Emma Quinton/Barton – Isle of Wight in 1874-78
Emma was the eldest child of George Quinton and Sarah Fielder of Newport on the Isle of Wight. She was the mother of Alfred Quinton Barton and the grandmother of Helen Barton/Kegie. In later life, Emma moved to Dunfermline in Scotland to live with her daughter Evelyn Kate Barton/Silvester (known as Lyn) and died there in 1931.
Amongst her possessions was this diary, which is now in the possession of Ann Silvester/Thorp in Scotland, one of her granddaughters. The original diary was written in a hard-backed notebook in lavender ink, as that was her favourite colour. It is now very faded, but this typescript was produced “…with all the spelling and punctuation of the original manuscript” by Erich J.J.M. Lichtenberg at Salzburg, Austria, in November 1989. Erich married Helen Silvester, another of the granddaughters in Scotland.
The diary begins on 1st January, 1874, just six days before Emma’s nineteenth birthday.
Emma’s attitude to life is clearly guided by her deep religious faith and her entries abound with references to religion. It is immediately apparent from her very first diary entry that her faith is central to Emma’s way of life when she refers to “My Heavenly Father” and the “Celestial City”. In fact, Emma’s social life seems to revolve mainly around the activities of the church. Emma attended the Baptist Chapel while her father, sister Nettie (Annetta) and their friend Fred (Alfred Barton, who she later married) are members of the Plymouth Brethren. Emma’s father, George Quinton, who was a grocer and tallow chandler, also seemed to have been a lay preacher in his spare time and he travelled to other villages to preach the word.
On a Sunday Emma attended church in the morning, took a Sunday School class in the afternoon and went to chapel again in the evening. During the week she regularly attended Bible classes and united prayer meetings and was clearly moved by their religious fervour.
Infant mortality was very high at the time and Emma was no stranger to early death. She comments on her siblings who had already “gone to Heaven”. Her sister Alice had died aged two in 1860 and her sister Nellie (Ellen) had died in 1869 aged thirteen, with only one year between Emma and Ellen. She had also lost two brothers: Alfred had died in 1866 soon after birth, while Frank Fielder had died in 1872 only one year old.
Central to Emma’s diary is the development of her relationship with Fred Barton, who was a frequent visitor at Emma’s home, calling in most evenings. Emma explains how it was due to the influence of her father that Fred had been converted to his religious faith.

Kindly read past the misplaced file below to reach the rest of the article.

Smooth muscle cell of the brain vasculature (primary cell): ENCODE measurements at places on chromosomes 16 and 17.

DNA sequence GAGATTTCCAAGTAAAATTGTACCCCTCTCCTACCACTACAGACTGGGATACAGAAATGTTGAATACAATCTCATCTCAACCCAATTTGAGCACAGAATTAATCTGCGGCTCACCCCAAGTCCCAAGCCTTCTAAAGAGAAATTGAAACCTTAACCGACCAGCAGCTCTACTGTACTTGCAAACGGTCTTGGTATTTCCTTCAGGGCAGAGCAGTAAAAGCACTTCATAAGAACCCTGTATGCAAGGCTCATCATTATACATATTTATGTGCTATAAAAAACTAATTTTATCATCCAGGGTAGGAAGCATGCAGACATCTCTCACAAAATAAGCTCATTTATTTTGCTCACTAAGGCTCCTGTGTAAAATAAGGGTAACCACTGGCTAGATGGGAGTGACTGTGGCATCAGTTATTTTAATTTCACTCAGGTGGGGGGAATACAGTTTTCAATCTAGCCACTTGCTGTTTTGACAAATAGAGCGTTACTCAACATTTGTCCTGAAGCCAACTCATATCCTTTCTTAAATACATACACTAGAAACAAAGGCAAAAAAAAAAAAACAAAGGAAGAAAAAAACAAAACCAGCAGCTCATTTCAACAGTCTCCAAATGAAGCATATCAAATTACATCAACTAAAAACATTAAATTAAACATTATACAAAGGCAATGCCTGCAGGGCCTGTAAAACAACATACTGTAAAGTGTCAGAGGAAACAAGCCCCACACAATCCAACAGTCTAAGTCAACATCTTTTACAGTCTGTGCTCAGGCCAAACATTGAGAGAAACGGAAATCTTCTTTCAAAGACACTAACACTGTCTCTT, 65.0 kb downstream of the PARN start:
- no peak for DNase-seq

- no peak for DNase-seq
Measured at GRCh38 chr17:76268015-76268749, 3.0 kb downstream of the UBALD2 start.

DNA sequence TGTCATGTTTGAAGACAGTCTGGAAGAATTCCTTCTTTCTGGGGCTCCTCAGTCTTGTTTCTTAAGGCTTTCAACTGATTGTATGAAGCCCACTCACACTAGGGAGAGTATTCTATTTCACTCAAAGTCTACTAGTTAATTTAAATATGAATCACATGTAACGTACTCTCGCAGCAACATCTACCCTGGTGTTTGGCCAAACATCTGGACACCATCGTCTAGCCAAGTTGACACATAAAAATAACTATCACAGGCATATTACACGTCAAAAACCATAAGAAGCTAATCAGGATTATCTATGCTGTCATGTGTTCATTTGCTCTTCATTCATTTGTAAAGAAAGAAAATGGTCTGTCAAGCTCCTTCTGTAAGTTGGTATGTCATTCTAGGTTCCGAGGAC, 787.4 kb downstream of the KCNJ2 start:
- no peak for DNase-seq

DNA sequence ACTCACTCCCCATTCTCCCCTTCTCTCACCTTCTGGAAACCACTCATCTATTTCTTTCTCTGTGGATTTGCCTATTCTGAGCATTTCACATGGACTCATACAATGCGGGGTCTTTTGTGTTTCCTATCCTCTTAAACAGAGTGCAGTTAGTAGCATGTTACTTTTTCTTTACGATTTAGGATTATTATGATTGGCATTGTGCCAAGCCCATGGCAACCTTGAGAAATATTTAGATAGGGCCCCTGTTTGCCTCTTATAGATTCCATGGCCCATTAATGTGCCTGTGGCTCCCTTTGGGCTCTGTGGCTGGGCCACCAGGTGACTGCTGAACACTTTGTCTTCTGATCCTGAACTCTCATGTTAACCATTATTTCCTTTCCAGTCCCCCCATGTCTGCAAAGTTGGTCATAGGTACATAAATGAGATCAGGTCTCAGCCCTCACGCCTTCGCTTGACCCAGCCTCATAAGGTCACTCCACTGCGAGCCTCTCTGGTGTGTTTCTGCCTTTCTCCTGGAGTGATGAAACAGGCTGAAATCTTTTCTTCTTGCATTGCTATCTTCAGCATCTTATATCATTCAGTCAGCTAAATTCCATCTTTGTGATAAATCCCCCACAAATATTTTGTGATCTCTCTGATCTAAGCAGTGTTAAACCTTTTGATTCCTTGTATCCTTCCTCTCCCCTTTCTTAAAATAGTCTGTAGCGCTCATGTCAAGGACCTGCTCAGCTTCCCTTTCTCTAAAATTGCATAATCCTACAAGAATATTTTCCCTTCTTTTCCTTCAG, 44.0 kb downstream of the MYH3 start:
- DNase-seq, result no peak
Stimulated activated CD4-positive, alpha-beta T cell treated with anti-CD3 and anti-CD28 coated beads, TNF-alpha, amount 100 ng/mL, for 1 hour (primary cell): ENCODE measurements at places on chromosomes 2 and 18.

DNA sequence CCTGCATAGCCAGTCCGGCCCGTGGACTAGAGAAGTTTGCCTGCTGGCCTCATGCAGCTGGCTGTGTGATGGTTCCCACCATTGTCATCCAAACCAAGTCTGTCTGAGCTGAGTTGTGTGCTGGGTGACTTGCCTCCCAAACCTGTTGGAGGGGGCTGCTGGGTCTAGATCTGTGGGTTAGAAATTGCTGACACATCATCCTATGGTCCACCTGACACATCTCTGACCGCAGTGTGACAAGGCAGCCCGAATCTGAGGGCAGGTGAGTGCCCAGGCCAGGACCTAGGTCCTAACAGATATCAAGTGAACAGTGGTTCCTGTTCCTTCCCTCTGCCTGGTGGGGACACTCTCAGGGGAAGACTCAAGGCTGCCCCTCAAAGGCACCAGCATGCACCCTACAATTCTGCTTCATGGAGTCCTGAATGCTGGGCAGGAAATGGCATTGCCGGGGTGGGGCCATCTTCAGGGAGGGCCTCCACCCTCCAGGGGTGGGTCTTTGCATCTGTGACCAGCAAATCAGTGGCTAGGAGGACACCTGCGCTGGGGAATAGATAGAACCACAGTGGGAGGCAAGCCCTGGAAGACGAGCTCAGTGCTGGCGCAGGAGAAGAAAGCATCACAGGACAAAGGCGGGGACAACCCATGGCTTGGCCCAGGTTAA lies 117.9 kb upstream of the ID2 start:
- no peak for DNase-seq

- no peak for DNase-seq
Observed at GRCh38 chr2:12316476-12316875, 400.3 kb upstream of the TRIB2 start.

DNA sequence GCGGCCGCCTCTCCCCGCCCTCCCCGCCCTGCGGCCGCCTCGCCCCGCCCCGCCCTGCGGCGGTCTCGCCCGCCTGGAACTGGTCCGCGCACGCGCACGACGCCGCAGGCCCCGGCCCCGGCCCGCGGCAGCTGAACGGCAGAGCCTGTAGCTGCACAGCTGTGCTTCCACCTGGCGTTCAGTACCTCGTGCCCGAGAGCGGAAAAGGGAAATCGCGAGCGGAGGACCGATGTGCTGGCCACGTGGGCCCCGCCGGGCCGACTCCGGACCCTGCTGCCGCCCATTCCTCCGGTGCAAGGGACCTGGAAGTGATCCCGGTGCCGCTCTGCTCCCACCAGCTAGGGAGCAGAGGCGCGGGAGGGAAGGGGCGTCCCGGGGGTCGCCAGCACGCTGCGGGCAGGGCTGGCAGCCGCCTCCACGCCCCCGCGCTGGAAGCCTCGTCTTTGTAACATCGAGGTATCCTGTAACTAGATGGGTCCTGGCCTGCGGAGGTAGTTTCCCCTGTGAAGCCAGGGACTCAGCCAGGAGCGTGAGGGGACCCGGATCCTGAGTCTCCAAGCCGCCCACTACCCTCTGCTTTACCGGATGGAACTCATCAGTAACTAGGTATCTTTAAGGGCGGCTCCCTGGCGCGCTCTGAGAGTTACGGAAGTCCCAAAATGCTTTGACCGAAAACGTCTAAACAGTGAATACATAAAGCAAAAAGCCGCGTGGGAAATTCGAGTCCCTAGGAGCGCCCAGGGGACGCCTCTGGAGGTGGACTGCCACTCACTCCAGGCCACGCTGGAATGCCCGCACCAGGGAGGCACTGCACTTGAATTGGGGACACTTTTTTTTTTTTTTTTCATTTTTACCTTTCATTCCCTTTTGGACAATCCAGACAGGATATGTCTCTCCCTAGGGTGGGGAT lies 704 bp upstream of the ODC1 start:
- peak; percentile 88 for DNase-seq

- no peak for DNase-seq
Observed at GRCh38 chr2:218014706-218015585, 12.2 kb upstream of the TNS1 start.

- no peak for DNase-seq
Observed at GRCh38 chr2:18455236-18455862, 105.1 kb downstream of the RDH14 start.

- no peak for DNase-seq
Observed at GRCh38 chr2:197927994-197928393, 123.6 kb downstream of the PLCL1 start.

What is particularly interesting in Emma’s entries is her description of her feelings towards Fred and how they gradually deepened. At first she seemed almost embarrassed by his attentions and especially the remarks made by other people. She was also unsure at first about how she felt about him and thought carefully about whether she should accept his birthday present of a “beautiful book” in case it might be construed as her making some sort of commitment.
Emma describes vividly and poignantly the variety of emotions they both experienced as their relationship progressed including Fred’s misplaced jealousy of Joe Pearless, their gentle teasing of each other, their lovers’ quarrels, their doubts about the depth of each other’s feelings, the happy times they spent together and Emma’s sadness and disappointment when she discovered that Fred had lapsed in his abstinence from alcohol and had gone for a drink in the Watermans Public House.
They became engaged on 5th July 1875 and married on 20th September 1876, beginning their married life living in Sandown, which neither of them liked. However, Fred soon found a job and they moved back to Newport in early March 1877.
On Tuesday 19th February Emma confides that she is expecting a child that summer: “God is going to give us a dear little baby”.
The final entry in Emma’s diary is dated 21st March 1878 and it ends with Emma once again reaffirming her religious faith by expressing her thanks and gratitude to God that her prayers to move had been answered.
Emma lived and worked in a shop in Newport owned by Mr and Mrs King and when she finished work at 7.30p.m. in the evening she would then go and visit her family. As well as mentioning the family members, Emma also referred to individuals in her local community, her friends and neighbours.
In Emma’s diary we also find reference to topical issues of the time such as the marriage of the Grand Duchess Marie of Prussia to Prince Alfred, Duke of Edinburgh, the second son of Queen Victoria, which took place on 23rd January 1874 at the Winter Palace, St Petersburg. To celebrate this occasion there was a torchlight procession through the streets of Newport and trees had been planted and arches had been erected up the High Street.
Emma also mentions the new tune ‘Penitentia’, which had been written to the hymn ‘Abide with Me’, which was composed by Edward Dearle.